After Ezzard Charles with 95 wins, Carnera holds the second-most victories of all heavyweight champions with 88. Carnera's 71 career knockouts is the most of any World Heavyweight champion.

Acting careerEdit

Carnera appeared in a short film in 1931. During his tenure as world champion he played a fictional version of himself in the 1933 film The Prizefighter and the Lady starring Max Baer and Myrna Loy. Here he plays the heavyweight champion who barely holds onto his title with a draw decision after a furious fight with Baer. The film, ironically, was made just the year before Carnera fought Baer for real, in a bout that was as wild as the film version, but ended with a knockout loss for Carnera.

Carnera had a non-speaking bit part in the 1949 movie Mighty Joe Young. He played himself in the tug-of-war scene with the giant gorilla. After being pulled by the ape into a pool of water, Carnera throws a couple of futile punches to Joe's chin.

He also played a bully boy wrestler in Carol Reed's film A Kid for Two Farthings (1955) based around London's Petticoat Lane Market where he has a match against a local bodybuilder who is getting married to Diana Dors.

Primo appeared in at least 10 Italian films between 1939 and 1943,[5] as well as several in the 1950s, like Prince Valiant,[6] in the role of Sligon. His last screen role was as the giant Antaeus alongside Steve Reeves in Hercules Unchained (USA Title, filmed in Italy, 1959, original title Ercole e la regina di Lidia).[7]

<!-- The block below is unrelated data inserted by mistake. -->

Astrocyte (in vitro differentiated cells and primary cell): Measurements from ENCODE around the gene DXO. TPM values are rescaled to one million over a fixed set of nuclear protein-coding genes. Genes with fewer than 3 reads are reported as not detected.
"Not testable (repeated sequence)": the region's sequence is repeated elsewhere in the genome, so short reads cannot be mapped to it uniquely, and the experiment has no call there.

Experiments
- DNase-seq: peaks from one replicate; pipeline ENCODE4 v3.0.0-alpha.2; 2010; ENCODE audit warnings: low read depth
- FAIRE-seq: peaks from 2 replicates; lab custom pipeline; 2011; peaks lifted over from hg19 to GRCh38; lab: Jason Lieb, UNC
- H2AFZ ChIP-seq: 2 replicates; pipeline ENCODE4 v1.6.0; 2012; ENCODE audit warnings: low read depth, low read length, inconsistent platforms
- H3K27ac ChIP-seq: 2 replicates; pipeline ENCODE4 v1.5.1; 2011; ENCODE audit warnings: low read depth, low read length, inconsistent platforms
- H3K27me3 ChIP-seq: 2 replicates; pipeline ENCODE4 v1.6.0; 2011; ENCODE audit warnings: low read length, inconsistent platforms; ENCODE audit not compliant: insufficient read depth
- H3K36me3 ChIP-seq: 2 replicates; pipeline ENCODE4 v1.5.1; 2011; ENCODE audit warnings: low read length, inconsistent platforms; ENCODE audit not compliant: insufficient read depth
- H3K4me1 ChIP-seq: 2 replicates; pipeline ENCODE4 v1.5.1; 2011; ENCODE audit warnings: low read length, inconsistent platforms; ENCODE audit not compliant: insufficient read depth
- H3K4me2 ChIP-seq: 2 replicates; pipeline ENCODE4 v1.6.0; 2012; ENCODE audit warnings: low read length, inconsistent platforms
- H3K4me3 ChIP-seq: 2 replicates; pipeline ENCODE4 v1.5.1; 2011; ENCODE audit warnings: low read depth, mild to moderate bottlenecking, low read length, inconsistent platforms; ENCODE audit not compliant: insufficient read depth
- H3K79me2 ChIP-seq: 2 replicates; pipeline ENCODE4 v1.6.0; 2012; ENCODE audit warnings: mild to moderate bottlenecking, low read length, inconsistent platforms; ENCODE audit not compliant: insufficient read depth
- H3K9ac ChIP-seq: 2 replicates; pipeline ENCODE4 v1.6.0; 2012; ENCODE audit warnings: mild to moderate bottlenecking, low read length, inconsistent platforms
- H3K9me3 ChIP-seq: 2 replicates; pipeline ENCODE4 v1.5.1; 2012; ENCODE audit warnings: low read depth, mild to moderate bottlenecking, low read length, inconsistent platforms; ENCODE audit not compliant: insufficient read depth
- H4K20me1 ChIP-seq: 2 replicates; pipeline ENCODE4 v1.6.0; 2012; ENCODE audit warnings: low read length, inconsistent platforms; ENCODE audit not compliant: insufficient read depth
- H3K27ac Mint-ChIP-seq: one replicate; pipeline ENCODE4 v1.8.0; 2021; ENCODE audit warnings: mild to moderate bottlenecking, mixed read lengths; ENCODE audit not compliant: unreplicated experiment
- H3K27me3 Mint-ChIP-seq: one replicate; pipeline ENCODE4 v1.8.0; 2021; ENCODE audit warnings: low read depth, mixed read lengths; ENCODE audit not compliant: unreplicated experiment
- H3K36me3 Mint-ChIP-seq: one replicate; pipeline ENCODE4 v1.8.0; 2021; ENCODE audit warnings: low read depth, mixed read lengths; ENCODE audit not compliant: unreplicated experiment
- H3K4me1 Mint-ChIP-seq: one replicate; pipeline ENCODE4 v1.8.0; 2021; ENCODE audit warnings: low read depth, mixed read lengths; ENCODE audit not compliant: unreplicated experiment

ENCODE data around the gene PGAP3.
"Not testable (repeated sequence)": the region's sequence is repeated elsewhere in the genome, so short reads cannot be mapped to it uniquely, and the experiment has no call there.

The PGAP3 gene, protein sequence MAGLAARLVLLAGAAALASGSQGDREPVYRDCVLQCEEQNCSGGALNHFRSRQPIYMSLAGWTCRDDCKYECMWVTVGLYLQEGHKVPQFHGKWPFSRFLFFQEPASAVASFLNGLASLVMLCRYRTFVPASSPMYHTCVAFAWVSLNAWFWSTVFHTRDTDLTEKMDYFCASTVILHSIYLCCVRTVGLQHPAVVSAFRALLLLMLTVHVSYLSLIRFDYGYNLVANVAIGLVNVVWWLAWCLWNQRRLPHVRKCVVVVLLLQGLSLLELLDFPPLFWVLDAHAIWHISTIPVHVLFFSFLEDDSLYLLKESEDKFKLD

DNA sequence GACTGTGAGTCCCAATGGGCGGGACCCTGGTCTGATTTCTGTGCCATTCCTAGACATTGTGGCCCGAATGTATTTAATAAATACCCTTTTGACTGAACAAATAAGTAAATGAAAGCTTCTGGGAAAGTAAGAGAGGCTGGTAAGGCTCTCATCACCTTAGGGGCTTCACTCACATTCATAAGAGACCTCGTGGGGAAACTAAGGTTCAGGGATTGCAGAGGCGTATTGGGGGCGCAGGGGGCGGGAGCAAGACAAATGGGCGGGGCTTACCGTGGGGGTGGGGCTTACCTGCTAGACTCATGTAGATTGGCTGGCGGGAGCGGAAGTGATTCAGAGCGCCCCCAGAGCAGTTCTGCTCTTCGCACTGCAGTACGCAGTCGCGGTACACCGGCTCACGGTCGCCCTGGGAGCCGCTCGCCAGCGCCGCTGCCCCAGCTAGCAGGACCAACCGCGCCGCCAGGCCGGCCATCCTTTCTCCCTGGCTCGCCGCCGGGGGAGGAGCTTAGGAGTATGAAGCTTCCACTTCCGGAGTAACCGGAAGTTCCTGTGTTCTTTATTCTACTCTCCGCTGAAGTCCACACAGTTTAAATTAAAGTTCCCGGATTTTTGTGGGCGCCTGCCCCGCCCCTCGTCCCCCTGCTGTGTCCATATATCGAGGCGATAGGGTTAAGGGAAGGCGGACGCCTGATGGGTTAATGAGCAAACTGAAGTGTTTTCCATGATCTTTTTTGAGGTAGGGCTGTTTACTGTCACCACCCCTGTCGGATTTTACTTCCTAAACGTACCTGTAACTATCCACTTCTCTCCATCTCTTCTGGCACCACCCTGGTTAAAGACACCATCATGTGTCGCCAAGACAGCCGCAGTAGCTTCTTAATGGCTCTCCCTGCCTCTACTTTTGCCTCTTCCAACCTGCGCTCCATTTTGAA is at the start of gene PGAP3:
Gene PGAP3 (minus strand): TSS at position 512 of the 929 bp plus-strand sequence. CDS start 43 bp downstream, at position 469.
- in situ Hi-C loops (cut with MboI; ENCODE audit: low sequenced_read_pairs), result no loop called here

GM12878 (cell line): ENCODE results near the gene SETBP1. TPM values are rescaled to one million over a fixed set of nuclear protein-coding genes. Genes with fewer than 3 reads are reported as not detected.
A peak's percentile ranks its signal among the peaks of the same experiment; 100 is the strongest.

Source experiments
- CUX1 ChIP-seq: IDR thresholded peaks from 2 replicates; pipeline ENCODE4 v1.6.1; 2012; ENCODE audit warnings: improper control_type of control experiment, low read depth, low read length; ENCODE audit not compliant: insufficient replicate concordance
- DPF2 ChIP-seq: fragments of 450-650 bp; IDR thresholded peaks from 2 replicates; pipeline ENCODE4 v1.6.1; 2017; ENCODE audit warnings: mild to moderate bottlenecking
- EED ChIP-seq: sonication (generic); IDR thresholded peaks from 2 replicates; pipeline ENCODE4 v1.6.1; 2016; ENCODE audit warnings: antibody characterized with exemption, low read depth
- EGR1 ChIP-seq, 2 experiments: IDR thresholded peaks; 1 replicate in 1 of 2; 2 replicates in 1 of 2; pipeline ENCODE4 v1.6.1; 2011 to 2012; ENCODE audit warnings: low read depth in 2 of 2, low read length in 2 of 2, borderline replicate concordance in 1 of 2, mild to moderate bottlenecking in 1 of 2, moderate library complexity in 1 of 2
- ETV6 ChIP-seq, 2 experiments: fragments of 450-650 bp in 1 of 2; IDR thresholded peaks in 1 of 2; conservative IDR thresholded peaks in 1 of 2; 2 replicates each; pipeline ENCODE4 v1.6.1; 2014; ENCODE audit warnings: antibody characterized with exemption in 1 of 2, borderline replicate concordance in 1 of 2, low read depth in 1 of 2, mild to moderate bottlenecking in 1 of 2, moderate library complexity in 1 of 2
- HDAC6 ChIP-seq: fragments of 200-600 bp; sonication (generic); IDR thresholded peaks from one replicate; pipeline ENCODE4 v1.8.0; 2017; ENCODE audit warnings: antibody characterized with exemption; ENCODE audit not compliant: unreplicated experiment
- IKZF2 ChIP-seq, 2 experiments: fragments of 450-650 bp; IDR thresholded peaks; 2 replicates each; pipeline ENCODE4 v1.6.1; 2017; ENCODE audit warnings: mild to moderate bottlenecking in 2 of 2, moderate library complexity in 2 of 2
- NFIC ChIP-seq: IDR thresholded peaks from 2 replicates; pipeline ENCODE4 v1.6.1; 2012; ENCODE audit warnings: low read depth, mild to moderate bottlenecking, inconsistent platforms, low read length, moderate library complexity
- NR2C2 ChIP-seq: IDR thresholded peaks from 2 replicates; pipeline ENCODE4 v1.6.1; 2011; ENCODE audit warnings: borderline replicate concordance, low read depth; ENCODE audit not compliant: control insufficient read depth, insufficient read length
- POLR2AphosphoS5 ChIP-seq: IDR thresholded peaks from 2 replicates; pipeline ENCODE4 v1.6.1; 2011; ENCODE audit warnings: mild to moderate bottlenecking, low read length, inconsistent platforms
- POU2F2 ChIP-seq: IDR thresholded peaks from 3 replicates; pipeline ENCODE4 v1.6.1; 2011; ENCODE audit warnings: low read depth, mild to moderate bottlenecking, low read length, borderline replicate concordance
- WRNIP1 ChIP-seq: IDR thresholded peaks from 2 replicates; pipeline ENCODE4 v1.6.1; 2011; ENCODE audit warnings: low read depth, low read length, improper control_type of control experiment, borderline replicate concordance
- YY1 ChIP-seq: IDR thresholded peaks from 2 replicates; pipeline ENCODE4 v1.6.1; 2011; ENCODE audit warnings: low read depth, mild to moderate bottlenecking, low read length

Wrestling careerEdit

In 1945 he returned temporarily to boxing and won two fights. But the next year, after three losses against Luigi Musina his talent for wrestling was discovered. In 1946 he became a professional wrestler and was immediately a huge success at the box office. For several years he was one of the top draws in wrestling. Carnera continued to be an attraction into the 1960s. Max Baer attended at least one of Carnera's wrestling matches.[8] Carnera won his debut on August 22, 1946, when he defeated Tommy O'Toole in California. On October 23, 1946, Carnera won his 41st consecutive wrestling match by defeating Jules Strongbow. On November 19, 1946, Carnera beat Harry Kruskamp to remain undefeated at 65-0-0.

Primo Carnera went 120 straight wrestling matches undefeated (119-0-1) before suffering his first loss to Yvon Robert in Montreal, Canada, on August 20, 1947. Carnera's greatest victory took place on December 7, 1947 when he defeated former world heavyweight champion Ed "Strangler" Lewis.

In May 1948, Carnera took a 143-1-1 record against world heavyweight champion Lou Thesz. Thesz defeated Carnera in a world title defense.

In The Ring, August 1962, page 38, Carnera "flattened" Ox Anderson in a heavyweight wrestling match in Los Angeles.

AccusationsEdit